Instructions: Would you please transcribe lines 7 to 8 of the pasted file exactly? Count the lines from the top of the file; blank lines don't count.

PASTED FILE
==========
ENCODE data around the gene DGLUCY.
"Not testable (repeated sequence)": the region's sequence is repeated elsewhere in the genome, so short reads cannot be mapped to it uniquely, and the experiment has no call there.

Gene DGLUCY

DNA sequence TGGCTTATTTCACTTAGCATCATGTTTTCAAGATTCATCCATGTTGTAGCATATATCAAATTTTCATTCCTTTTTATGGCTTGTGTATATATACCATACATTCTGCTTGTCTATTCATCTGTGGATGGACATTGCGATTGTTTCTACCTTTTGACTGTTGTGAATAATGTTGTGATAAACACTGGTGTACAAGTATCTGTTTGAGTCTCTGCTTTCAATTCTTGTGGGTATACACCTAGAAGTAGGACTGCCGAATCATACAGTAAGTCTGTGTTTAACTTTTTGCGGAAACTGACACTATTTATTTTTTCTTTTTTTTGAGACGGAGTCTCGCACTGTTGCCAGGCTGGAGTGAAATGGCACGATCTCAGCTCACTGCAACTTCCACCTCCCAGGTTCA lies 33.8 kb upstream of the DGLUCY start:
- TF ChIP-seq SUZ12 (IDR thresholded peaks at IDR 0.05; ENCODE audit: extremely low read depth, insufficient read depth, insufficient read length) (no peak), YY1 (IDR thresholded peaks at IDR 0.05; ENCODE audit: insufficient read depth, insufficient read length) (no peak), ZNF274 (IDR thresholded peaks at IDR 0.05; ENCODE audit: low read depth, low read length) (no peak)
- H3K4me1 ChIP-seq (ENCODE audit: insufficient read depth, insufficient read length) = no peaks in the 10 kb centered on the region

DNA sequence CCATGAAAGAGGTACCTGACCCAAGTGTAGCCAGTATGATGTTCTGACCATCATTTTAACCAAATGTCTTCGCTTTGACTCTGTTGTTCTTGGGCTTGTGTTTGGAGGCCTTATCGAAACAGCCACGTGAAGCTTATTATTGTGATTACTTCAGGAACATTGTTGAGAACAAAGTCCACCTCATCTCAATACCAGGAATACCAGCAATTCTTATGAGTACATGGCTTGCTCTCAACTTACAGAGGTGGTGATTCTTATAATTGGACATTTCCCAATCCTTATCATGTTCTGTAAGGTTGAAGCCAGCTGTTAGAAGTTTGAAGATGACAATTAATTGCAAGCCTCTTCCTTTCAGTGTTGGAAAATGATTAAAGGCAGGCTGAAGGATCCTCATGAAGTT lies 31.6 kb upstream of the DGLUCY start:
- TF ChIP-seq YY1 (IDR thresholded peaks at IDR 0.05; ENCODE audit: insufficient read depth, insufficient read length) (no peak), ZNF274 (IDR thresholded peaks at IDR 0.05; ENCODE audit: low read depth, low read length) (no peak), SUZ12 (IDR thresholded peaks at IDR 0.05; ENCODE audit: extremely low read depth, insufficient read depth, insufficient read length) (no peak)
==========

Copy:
DNA sequence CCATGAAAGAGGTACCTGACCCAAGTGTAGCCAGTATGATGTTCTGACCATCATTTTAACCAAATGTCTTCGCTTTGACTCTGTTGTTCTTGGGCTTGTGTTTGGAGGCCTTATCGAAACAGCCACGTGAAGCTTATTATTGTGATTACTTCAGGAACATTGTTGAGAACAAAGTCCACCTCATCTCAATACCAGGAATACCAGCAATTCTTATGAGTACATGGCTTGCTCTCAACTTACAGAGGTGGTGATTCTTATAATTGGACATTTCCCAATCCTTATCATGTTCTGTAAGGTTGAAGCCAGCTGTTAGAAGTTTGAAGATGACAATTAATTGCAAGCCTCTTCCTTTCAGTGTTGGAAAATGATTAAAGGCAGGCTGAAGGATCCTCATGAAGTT lies 31.6 kb upstream of the DGLUCY start:
- TF ChIP-seq YY1 (IDR thresholded peaks at IDR 0.05; ENCODE audit: insufficient read depth, insufficient read length) (no peak), ZNF274 (IDR thresholded peaks at IDR 0.05; ENCODE audit: low read depth, low read length) (no peak), SUZ12 (IDR thresholded peaks at IDR 0.05; ENCODE audit: extremely low read depth, insufficient read depth, insufficient read length) (no peak)